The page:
This was sorely needed because so many times, at the IEP meeting, parents are “talked at” and overloaded with so much information. I can’t speak for the parents and say that they don’t understand, but the blank look sometimes says it all. I like this graph because the parents can see and hear the information.
I got the idea while planning lessons for my students who need simultaneous auditory & visual input. By graphing the scores, parents are able to see and hear the information for themselves, at a glance. Not only that, the graph saves about 10 minutes of explanation.
Here’s a mock up of READING scores from the WJIV. I also graphed WRITING & MATH scores. The first & last score (90-110) are just an illustration to show the AVERAGE range.
You can use any color you’d like. These are the colors I used:
|Standard Score Range
|131 and above
|121 to 130
|111 to 120
||High Average (Black)
|90 to 110
|80 to 89
||Low Average (Green)
|70 to 79
||Low (Borderline) (Blue)
|69 and below
||Very Low (Red) (Significantly Below Average)
***I didn’t choose any colors for Superior & Very Superior because I have not yet had students score at this level.***
There are many sites where you can create graphs. Here’s the site I used: https://nces.ed.gov/nceskids/graphing/classic/
Let me know if this will work for you! Bye for now!
I’m doing research to fill gaps in my knowledge. One particular curiosity I discovered is that ADHD & Sensory Processing can often be confused with each other.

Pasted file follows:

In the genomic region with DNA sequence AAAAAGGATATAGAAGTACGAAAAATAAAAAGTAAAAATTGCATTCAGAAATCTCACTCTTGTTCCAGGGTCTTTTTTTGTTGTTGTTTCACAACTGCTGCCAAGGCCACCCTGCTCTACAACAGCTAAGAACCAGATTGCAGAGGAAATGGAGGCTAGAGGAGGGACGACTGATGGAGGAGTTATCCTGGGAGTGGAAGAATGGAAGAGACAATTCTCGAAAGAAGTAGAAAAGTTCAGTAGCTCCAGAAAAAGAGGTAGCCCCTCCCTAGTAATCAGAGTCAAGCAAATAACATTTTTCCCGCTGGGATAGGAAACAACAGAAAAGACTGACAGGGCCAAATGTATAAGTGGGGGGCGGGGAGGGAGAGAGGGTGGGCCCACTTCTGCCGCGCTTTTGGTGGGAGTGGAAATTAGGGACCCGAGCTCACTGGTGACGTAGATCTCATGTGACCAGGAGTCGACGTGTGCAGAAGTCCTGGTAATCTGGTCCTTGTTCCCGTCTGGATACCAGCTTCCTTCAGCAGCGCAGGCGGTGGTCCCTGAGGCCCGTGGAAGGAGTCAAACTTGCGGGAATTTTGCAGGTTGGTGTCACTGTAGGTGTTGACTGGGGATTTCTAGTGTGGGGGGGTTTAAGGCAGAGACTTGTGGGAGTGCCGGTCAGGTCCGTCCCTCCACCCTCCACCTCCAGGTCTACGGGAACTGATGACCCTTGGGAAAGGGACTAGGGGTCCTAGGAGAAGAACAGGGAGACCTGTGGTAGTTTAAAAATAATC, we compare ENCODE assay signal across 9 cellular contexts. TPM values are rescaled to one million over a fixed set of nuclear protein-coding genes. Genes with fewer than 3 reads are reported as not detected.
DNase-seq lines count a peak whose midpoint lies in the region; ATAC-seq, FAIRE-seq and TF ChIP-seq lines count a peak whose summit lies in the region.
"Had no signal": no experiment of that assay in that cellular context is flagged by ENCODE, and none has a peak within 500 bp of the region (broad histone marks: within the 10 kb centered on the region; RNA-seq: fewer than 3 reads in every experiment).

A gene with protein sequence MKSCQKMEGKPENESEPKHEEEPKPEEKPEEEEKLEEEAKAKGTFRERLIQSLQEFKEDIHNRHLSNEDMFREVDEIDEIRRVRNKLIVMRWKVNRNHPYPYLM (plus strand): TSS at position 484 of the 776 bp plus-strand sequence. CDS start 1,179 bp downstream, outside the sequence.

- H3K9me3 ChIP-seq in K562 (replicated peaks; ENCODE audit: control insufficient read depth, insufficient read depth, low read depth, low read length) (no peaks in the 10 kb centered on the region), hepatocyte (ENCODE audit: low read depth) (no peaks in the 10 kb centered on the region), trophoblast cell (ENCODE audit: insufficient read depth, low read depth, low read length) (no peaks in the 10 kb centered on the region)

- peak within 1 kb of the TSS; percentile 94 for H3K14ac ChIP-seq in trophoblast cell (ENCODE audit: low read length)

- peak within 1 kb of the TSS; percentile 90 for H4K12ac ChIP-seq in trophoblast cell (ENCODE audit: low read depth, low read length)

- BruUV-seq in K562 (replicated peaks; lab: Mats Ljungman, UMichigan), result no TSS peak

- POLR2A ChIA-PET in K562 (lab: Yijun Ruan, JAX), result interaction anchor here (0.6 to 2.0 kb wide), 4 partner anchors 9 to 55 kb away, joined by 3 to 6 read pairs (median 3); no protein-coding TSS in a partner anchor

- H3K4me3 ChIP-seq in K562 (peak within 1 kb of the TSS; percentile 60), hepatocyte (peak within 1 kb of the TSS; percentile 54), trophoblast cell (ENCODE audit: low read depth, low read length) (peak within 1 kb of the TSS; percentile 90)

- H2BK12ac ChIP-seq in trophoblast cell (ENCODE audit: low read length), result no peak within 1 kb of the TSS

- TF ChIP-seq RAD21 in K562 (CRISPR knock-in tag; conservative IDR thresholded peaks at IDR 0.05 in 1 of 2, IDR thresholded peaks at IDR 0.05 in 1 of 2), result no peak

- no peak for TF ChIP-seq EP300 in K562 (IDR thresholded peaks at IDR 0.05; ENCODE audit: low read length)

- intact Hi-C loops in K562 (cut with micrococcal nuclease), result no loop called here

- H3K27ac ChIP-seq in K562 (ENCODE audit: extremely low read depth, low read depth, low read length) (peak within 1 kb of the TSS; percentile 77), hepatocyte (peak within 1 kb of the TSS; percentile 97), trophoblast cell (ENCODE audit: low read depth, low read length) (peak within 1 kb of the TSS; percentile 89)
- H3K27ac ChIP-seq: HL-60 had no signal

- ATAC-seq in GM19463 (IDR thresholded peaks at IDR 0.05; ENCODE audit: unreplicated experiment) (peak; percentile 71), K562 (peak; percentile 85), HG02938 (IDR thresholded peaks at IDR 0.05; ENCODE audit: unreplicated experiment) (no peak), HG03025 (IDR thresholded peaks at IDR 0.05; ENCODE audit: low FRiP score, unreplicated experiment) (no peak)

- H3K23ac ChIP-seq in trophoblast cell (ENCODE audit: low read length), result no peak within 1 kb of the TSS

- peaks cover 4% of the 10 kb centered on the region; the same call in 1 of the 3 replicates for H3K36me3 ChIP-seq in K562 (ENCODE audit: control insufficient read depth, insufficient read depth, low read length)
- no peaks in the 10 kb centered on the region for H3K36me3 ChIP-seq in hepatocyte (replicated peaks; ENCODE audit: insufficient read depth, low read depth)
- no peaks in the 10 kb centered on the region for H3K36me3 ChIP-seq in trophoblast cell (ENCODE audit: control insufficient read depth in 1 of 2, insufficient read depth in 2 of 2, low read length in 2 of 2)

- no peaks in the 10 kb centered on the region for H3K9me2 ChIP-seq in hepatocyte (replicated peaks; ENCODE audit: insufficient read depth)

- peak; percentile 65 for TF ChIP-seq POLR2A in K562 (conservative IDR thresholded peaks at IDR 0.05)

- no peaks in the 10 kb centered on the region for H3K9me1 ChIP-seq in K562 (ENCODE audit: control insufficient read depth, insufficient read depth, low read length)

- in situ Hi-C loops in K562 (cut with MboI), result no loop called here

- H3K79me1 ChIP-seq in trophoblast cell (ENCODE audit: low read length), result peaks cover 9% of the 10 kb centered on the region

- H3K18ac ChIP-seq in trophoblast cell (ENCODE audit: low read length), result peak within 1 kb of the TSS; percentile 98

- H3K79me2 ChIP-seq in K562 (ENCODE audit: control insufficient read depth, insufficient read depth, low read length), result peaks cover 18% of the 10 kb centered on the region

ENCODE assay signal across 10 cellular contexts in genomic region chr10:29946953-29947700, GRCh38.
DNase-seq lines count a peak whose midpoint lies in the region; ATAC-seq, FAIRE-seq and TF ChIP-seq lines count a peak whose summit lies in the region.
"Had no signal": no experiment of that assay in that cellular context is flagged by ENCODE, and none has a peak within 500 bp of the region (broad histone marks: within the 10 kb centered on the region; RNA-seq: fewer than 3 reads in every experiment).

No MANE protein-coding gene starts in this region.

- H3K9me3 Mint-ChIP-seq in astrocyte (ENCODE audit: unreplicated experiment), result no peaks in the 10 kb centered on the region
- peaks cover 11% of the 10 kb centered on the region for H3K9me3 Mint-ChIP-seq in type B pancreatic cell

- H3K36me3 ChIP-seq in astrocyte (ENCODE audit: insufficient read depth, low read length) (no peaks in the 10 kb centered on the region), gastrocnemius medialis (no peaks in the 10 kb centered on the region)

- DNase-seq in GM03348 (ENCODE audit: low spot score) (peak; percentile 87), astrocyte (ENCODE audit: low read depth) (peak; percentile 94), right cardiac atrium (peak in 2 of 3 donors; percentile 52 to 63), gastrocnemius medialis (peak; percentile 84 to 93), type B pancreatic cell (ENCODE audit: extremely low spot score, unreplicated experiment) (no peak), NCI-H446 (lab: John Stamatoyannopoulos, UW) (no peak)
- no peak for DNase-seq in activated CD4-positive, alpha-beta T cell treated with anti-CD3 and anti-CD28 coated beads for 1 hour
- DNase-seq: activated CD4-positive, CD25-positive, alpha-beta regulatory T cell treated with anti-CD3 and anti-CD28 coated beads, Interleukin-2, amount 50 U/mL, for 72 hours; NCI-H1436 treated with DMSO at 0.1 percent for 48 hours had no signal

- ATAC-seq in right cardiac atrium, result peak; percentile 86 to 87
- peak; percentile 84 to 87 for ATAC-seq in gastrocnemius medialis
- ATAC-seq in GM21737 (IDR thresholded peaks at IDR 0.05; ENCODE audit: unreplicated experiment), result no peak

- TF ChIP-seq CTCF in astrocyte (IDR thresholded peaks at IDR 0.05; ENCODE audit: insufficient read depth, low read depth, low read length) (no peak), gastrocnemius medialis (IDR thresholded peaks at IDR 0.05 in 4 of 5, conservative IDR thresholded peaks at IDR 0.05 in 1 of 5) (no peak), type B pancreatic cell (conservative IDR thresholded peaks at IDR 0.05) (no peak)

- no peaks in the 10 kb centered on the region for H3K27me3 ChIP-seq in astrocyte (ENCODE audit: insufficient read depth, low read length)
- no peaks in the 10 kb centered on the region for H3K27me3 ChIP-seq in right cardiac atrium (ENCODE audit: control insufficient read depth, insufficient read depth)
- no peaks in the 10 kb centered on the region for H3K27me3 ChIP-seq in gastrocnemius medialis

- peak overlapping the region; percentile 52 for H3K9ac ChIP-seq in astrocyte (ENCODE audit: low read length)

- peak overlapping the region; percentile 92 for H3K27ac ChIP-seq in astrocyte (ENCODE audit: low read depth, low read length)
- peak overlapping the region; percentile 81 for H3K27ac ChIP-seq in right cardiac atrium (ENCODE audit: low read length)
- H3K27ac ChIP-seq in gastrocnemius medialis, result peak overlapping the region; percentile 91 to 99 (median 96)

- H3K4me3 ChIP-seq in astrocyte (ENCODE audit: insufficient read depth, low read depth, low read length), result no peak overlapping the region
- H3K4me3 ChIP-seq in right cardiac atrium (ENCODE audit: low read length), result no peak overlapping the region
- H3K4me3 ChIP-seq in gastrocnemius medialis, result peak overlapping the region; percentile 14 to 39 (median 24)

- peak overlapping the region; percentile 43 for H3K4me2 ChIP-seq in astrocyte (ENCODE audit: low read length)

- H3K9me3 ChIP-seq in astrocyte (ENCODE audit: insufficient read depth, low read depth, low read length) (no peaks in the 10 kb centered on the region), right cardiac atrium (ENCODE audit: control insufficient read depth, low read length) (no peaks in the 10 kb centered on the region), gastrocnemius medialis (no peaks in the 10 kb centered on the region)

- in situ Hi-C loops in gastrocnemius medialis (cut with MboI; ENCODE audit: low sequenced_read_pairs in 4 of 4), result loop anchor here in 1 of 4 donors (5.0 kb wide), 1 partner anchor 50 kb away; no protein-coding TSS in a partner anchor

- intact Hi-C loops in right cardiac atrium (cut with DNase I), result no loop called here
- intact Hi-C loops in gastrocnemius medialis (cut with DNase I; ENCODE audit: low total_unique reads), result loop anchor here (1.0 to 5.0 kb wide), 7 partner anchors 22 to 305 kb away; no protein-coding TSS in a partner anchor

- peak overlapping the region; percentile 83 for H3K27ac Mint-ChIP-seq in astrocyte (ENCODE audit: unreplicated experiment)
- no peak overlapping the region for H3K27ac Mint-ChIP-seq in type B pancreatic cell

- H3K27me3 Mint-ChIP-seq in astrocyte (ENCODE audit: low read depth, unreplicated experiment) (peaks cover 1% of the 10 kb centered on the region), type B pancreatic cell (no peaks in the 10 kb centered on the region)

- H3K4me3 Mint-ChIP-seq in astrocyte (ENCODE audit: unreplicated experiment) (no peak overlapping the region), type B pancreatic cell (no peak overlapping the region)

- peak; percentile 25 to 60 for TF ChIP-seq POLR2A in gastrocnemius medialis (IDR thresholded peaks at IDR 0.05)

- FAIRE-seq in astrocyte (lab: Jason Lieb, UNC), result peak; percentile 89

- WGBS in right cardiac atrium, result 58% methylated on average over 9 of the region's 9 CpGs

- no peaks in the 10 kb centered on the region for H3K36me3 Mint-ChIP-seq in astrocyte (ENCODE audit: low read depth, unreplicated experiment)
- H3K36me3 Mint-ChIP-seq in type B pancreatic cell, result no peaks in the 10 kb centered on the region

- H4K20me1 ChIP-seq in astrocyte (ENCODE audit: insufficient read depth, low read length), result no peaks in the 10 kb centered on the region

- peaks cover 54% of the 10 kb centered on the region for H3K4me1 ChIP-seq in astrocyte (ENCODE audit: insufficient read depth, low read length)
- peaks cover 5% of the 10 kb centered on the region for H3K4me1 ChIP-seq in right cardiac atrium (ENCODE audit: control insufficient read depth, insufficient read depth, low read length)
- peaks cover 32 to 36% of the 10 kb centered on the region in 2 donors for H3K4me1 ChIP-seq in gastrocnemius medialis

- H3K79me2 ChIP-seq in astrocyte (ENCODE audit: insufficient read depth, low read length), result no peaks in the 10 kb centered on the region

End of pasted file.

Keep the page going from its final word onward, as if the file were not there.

I’m going to research and write a post when I’m finished. Here are some of the articles I’m using for my research. Enjoy!
http://www.additudemag.com/adhd/article/793.html (Sensory Processing or ADHD?)
http://www.brainbalancecenters.com/blog/2014/01/sensory-processing-disorder-or-adhd/ (Sensory Processing or ADHD?)
http://www.webmd.com/children/features/the-truth-about-sensory-processing-disorder (Sensory Processing Disorder)
http://www.childmind.org/en/posts/articles/2014-4-28-how-sensory-processing-issues-affect-kids-school (Sensory Processing)
http://www.ncbi.nlm.nih.gov/pmc/articles/PMC3149116/ (Sensory Processing Problems in Children with ADHA, A Systematic Review)
I work at a Blended Learning School. It’s a format that combines technology with traditional learning. When I took the job I was so out of my league. However I issued myself a challenge to get into that league. CHALLENGE: Learn and incorporate as much technology into the classroom as possible within the next couple of months. At the time I was hired, I hadn’t used much technology in the classroom except my classroom blog and iFilm.